P. 38, 1. 554, To Artemis.]--Maidens at the shrine of Artemis are a fixed datum in the tradition. (Cf. Hec. 935 ff.)
 P. 39 ff., 1. 576 ff., Andromache and Hecuba.]--This very beautiful scene is perhaps marred to most modern readers by an element which is merely a part of the convention of ancient mourning. Each of the mourners cries: "There is no affliction like mine!" and then proceeds to argue, as it were, against the other's counter claim. One can only say that it was, after all, what they expected of each other; and I believe the same convention exists in most places where keening or wailing is an actual practice.
 P. 41, 1. 604, Even as the sound of a song.]--I have filled in some words which seem to be missing in the Greek here.
 PP. 41-50, Andromache.]--This character is wonderfully studied. She seems to me to be a woman who has not yet shown much character or perhaps had very intense experience, but is only waiting for sufficiently great trials to become a heroine and a saint. There is still a marked element of conventionality in her description of her life with Hector; but one feels, as she speaks, that she is already past it. Her character is built up of "Sophrosyne," of self-restraint and the love of goodness--qualities which often seem second-rate or even tiresome until they have a sufficiently great field in which to act. Very characteristic is her resolution to make the best, and not the worst, of her life in Pyrrhus' house, with all its horror of suffering and apparent degradation. So is the self-conquest by which she deliberately refrains from cursing her child's murderers, for the sake of the last poor remnant of good she can still do to him, in getting him buried. The nobility of such a character depends largely, of course, on the intensity of the feelings conquered.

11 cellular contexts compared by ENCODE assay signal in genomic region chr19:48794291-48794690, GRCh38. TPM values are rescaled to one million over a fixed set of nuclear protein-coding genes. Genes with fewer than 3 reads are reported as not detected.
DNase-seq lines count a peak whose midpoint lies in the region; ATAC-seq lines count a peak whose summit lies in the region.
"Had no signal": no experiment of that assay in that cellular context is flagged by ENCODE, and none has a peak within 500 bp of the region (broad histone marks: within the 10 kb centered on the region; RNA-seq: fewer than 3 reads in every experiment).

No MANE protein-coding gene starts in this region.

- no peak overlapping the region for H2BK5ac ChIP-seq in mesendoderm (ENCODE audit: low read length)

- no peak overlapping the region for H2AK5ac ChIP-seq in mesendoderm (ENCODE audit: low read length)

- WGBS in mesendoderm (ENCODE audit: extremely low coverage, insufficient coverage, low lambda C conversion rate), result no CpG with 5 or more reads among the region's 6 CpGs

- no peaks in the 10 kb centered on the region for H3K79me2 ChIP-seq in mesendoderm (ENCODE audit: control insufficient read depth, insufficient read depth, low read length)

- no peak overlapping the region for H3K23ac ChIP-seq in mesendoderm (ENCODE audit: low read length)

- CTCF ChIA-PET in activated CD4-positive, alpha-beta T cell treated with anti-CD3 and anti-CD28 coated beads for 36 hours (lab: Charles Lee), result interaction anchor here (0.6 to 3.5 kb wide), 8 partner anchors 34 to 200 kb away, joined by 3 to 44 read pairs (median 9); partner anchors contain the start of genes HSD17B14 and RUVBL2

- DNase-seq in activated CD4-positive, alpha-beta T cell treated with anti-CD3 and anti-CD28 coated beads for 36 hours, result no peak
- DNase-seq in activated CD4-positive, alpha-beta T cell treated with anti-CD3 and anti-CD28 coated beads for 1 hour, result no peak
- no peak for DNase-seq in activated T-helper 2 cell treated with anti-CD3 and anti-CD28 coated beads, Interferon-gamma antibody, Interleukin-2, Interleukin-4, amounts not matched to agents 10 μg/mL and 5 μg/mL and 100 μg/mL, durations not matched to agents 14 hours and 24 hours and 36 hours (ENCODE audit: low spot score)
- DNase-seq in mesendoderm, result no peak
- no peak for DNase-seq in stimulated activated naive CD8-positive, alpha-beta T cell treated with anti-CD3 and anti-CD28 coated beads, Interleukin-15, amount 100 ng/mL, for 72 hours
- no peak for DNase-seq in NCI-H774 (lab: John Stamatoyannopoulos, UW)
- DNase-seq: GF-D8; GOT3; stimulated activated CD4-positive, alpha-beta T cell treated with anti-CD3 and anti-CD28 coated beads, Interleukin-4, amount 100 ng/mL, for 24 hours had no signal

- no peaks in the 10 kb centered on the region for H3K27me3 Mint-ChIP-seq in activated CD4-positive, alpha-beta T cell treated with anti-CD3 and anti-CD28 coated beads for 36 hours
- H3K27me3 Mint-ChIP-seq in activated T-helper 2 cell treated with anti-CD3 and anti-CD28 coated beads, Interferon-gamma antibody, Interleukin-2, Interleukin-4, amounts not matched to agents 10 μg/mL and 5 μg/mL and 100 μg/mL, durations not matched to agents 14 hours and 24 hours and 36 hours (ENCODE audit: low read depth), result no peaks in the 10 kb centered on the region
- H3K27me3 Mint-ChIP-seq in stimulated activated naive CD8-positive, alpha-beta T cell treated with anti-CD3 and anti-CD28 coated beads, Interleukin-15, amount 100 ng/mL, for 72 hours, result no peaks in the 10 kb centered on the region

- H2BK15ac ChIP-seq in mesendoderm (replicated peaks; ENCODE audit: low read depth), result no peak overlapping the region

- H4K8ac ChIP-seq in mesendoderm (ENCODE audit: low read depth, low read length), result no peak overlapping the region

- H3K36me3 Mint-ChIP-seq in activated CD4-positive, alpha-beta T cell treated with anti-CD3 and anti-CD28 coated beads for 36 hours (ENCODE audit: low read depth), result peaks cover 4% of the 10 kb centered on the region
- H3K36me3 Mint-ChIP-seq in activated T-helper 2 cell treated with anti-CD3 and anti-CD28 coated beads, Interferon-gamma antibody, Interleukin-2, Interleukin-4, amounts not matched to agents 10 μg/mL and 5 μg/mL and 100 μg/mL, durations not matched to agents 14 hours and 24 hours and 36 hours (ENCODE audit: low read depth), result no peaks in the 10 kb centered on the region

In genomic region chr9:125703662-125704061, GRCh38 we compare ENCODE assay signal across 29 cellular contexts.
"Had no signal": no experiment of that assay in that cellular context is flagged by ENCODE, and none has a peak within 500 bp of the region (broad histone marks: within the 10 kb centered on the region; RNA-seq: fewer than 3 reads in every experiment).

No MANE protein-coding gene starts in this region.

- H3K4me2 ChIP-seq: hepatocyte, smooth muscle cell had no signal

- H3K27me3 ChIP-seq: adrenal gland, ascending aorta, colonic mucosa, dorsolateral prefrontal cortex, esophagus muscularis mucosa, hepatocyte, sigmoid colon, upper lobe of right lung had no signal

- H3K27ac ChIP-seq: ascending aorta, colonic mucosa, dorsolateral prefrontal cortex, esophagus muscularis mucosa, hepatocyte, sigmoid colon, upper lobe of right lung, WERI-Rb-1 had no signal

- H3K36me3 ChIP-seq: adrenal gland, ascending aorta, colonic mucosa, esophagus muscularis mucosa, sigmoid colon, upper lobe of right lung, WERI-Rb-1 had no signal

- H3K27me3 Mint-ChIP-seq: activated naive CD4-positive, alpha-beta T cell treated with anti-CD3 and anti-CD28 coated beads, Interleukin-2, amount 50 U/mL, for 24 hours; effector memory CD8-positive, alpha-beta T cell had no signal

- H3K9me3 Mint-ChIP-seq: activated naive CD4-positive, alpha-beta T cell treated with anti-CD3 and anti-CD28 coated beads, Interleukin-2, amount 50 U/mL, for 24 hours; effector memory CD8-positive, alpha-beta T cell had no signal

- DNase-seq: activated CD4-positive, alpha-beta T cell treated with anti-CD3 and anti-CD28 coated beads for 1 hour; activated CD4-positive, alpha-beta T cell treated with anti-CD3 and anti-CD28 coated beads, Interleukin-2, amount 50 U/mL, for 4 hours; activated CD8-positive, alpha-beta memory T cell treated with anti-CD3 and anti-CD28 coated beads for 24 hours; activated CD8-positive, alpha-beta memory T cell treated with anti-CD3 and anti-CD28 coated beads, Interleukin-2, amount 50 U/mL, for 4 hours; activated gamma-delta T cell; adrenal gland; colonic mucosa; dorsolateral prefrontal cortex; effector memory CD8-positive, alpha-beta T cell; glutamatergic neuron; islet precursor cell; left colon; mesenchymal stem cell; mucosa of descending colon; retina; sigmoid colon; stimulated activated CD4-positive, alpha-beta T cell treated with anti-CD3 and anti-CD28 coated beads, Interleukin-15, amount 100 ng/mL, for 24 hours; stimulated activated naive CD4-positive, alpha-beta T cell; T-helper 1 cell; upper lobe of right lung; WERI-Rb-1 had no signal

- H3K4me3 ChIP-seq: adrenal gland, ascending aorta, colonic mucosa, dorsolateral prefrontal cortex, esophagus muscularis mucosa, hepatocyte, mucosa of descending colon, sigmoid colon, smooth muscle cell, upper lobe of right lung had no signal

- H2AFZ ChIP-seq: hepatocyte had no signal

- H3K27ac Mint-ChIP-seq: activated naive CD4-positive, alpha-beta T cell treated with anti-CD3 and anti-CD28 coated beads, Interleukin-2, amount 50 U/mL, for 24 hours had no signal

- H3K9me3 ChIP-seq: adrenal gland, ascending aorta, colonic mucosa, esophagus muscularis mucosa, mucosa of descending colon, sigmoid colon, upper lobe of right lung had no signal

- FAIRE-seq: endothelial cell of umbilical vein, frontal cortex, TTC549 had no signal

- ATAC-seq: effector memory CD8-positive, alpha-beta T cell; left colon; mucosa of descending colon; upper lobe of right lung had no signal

It is worth noting, in this connection, that Euripides is contradicting a wide-spread tradition (Robert, Bild und Lied, pp. 63 ff.). Andromache, in the pictures of the Sack of Troy, is represented with a great pestle or some such instrument fighting with the Soldiers to rescue Astyanax.
 Observe, too, what a climax of drama is reached by means of the very fact that Andromache, to the utmost of her power, tries to do nothing "dramatic," but only what will be best. Her character in Euripides' play, Andromache, is, on the whole, similar to this, but less developed.
 P. 51, 1. 799 ff., In Salamis, filled with the foaming, &c.]--A striking instance of the artistic value of the Greek chorus in relieving an intolerable strain. The relief provided is something much higher than what we ordinarily call "relief"; it is a stream of pure poetry and music in key with the sadness of the surrounding scene, yet, in a way, happy just because it is beautiful. (Cf. note on Hippolytus, I. 732.)
 The argument of the rather difficult lyric is:
 "This is not the first time Troy has been taken. Long ago Heracles made war against the old king Laomedon, because he had not given him the immortal steeds that he promised. And Telamon joined him; Telamon who might have been happy in his island of Salamis, among the bees and the pleasant waters, looking over the strait to the olive-laden hills of Athens, the beloved City! And they took ship and slew Laomedon. Yea, twice Zeus has destroyed Ilion!
 (Second part.) Is it all in vain that our Trojan princes have been loved by the Gods? Ganymedes pours the nectar of Zeus in his banquets, his face never troubled, though his motherland is burned with fire! And, to say nothing of Zeus, how can the Goddess of Morning rise and shine upon us uncaring? She loved Tithonus, son of Laomedon, and bore him up from us in a chariot to be her husband in the skies. But all that once made them love us is gone!"
 P. 52, 1. 833, Pools of thy bathing.]--It is probable that Ganymedes was himself originally a pool or a spring on Ida, now a pourer of nectar in heaven.